Fires require something to burn plus air to supply oxygen and a heat source to get the fuel to its ignition temperature.
Once a fire starts, weather is one factor of how it will spread and if it will grow. The important weather factors are temperature, wind and humidity. Warmer temperatures allow fuels to ignite quickly, and low humidity keeps the fuel dry and easy to burn. Wind brings oxygen to the fire and also can help to spread it.
A large fire can generate a wind pattern of its own that can help to spread the fire. Heated air near the ground is constantly and quickly rising in a large fire. As the air near the ground moves upwards, air from all around the fire rushes in towards the rising column of air. This movement creates an updraft.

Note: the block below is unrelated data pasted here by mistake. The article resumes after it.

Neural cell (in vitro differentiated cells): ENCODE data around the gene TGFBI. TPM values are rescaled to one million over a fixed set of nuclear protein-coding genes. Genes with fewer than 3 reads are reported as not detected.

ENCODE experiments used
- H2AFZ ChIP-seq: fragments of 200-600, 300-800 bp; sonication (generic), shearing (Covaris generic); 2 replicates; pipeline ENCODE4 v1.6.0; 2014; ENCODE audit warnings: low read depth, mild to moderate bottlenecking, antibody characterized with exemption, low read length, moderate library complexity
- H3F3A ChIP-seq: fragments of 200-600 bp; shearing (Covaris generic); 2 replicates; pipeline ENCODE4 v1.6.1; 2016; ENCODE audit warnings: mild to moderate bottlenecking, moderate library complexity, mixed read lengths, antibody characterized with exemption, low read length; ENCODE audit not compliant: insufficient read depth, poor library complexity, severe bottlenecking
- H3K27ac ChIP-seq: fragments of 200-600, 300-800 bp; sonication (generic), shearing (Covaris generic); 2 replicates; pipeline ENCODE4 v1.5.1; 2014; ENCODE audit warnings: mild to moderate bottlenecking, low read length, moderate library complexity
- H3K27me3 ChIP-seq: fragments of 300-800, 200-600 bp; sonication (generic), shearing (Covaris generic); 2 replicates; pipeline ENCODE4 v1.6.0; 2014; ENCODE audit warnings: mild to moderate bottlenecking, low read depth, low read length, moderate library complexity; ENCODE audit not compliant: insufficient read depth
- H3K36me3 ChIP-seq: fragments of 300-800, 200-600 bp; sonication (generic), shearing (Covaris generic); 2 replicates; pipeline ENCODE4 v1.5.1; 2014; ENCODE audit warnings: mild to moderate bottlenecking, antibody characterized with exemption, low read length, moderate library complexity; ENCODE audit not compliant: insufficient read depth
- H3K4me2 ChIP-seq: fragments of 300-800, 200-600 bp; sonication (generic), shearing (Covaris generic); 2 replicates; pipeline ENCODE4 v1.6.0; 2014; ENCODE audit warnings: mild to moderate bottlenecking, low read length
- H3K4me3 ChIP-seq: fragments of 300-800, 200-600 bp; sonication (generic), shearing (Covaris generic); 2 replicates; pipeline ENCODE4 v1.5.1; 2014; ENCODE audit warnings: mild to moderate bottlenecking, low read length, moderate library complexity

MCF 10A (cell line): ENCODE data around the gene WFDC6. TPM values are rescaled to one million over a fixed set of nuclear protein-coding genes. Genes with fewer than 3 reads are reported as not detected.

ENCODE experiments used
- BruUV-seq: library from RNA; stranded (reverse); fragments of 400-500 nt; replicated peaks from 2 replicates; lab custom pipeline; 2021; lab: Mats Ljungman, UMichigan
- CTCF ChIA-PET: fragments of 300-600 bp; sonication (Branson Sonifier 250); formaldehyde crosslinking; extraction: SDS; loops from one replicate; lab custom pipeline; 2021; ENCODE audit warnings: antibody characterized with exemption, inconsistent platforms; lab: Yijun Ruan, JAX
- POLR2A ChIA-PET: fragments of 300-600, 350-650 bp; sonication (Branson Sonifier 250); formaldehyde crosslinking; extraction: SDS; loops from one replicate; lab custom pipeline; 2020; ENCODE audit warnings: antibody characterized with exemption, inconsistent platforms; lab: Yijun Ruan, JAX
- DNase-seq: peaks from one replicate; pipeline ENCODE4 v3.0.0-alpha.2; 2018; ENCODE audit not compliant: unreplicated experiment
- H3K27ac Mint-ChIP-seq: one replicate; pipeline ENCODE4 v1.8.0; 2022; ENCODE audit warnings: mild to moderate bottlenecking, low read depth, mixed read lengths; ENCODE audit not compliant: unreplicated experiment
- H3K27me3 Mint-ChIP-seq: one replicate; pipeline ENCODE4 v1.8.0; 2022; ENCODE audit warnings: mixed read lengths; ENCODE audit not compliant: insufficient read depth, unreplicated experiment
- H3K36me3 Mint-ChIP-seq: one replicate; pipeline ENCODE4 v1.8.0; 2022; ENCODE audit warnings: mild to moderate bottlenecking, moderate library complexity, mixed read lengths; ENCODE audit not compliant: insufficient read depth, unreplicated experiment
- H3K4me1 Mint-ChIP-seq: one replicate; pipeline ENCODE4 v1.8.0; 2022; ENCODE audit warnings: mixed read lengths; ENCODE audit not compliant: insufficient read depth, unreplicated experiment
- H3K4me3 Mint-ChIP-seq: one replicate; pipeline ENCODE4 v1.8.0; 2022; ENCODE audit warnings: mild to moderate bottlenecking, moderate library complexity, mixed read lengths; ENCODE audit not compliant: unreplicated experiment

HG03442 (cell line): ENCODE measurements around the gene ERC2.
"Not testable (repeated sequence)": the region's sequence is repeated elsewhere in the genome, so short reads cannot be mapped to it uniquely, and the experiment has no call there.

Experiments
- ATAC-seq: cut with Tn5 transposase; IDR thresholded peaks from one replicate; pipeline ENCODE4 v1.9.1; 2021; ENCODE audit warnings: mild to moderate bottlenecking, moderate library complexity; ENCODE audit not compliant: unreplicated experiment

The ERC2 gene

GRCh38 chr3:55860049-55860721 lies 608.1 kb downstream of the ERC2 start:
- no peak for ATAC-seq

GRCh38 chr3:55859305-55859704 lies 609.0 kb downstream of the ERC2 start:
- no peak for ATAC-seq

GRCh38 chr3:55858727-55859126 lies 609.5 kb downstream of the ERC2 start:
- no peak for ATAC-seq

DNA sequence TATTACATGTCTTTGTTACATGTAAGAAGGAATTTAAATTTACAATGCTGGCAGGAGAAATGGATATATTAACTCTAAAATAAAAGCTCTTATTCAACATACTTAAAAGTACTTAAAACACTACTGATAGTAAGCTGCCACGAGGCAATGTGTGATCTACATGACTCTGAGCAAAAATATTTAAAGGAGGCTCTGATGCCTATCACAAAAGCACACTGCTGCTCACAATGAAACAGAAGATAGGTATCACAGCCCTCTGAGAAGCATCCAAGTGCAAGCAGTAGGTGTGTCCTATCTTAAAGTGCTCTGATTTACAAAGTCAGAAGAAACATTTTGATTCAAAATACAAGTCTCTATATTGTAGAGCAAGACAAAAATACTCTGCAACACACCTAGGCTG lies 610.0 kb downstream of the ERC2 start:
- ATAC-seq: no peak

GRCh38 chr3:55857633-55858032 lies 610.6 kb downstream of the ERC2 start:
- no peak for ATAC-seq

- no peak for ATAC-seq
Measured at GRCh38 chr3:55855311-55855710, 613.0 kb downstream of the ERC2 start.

A large, hot fire can form a pyrocumulonimbus, or a “fire storm cloud.” These are much like thunderstorms. Pyrocumulonimbus can produce lightning, which could set off new fires. They also generate stronger winds that fan the fire, making it hotter and helping it to spread.
Rotating winds can develop along the edge of a hot fire, a result of the contrast between the hot air associated with the fire edge and the cooler air over the adjacent, non-burning region.
There is a wide range in the properties of a fire tornado, but they are usually 30 to 200 feet tall and about 10 feet wide. The largest fire vortices are associated with wildfires.
Fire tornadoes can be generated when the vortices are tilted from the horizontal to a vertical direction. Fire tornadoes can be composed of flames or black smoke and can toss burning debris into the non-burning area, helping to spread the fire.
Steve Ackerman and Jonathan Martin, professors in the UW-Madison department of atmospheric and oceanic sciences, are guests on WHA radio (970 AM) at 11:45 a.m. the last Monday of each month. Send them your questions at email@example.com or firstname.lastname@example.org.